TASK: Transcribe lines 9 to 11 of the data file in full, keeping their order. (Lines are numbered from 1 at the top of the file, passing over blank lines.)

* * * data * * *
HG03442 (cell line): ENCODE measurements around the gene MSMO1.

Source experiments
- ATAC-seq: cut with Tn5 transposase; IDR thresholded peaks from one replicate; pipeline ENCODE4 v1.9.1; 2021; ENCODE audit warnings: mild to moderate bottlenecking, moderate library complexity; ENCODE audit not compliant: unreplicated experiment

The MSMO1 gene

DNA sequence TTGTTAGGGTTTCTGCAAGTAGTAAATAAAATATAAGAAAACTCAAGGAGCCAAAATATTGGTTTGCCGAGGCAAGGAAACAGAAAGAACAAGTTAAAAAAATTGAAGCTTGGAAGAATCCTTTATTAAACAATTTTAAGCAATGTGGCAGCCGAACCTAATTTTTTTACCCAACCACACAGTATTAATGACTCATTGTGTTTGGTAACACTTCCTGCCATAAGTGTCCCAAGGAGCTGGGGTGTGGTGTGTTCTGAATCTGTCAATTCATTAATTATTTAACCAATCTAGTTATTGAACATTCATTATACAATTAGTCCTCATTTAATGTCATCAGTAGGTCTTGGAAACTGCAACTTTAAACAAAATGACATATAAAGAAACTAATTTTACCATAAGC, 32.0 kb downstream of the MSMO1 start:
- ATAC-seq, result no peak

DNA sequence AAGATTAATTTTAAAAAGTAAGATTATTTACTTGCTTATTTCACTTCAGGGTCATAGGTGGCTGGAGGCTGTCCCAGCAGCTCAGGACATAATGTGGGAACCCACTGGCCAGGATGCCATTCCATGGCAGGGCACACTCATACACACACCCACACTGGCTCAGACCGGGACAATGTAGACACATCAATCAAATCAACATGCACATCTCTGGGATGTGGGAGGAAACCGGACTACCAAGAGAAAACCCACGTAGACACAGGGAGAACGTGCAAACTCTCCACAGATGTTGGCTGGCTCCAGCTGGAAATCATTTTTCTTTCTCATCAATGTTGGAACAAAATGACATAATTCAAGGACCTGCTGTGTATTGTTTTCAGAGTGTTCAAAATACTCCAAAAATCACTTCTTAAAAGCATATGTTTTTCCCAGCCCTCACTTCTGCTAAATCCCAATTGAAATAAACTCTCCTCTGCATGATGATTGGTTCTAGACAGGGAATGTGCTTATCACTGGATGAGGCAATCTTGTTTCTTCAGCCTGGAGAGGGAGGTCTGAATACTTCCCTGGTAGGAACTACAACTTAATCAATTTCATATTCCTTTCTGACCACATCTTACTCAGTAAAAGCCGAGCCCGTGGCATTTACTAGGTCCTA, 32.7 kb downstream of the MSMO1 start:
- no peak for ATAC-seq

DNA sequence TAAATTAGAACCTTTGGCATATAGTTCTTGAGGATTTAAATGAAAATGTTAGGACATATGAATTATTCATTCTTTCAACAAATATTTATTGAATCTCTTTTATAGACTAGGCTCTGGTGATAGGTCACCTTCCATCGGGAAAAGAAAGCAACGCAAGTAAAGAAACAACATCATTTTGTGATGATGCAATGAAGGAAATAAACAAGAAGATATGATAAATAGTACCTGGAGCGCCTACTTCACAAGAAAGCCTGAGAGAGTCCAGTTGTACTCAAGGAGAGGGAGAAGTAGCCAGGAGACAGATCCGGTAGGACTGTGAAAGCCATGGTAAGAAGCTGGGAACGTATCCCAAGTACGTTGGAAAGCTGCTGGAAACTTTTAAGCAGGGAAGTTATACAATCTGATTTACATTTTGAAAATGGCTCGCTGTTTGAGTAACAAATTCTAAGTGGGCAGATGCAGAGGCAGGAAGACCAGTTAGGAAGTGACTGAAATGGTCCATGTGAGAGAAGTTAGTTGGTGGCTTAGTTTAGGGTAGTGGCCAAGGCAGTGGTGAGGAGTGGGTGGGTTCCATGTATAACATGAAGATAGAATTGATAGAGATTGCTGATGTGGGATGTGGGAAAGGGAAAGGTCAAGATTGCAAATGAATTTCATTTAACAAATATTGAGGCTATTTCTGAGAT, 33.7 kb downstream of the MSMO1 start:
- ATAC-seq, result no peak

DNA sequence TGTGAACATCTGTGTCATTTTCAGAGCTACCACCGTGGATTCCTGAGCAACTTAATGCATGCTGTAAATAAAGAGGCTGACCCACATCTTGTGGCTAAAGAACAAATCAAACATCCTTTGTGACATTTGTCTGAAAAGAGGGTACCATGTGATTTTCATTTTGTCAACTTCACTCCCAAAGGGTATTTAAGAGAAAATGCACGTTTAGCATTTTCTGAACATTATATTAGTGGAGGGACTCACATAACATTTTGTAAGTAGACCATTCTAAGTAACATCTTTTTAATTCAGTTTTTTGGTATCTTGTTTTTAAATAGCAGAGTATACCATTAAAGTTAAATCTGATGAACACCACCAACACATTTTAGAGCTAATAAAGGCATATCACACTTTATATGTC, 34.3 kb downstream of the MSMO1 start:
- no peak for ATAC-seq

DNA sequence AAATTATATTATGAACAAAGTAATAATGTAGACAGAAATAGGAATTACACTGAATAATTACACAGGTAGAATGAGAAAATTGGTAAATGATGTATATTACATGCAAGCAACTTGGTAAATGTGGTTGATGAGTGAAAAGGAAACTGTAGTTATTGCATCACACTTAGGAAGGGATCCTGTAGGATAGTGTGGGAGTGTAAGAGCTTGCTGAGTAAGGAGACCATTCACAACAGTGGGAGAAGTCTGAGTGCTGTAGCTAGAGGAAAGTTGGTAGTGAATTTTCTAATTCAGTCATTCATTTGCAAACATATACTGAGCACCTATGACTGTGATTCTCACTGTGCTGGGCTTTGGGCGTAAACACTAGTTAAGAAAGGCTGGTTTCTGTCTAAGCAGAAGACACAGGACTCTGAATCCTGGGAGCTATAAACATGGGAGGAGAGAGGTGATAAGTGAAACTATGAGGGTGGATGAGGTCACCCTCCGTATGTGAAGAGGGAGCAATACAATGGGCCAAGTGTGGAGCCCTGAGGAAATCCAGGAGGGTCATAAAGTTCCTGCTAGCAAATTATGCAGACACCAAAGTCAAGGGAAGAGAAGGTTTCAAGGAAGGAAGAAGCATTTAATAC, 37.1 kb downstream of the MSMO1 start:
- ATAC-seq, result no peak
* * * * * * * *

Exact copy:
DNA sequence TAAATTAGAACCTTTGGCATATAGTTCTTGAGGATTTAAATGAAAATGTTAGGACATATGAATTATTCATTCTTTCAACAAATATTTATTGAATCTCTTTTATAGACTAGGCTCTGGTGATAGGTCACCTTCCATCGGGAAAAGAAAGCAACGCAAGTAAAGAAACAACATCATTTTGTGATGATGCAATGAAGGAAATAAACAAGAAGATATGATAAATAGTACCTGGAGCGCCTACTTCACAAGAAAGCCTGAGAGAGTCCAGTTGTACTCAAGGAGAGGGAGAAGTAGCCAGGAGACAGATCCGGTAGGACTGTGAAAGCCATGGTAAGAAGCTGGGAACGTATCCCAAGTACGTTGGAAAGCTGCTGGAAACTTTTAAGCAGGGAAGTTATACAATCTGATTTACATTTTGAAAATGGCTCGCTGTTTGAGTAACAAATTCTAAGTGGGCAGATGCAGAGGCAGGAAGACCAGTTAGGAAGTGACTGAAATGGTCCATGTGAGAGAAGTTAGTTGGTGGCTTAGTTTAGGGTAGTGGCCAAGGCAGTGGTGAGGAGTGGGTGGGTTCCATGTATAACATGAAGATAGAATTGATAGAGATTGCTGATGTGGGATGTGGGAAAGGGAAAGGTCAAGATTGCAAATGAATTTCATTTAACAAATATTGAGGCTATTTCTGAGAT, 33.7 kb downstream of the MSMO1 start:
- ATAC-seq, result no peak

DNA sequence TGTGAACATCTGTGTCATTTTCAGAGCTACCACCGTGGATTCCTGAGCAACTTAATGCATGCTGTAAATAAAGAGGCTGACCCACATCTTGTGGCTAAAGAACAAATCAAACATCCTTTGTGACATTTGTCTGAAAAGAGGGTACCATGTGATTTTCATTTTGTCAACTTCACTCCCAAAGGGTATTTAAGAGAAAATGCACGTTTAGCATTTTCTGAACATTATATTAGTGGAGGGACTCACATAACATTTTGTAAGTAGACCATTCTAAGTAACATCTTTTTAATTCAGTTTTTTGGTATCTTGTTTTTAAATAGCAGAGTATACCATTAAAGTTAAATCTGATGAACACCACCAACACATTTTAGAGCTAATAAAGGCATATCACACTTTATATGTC, 34.3 kb downstream of the MSMO1 start: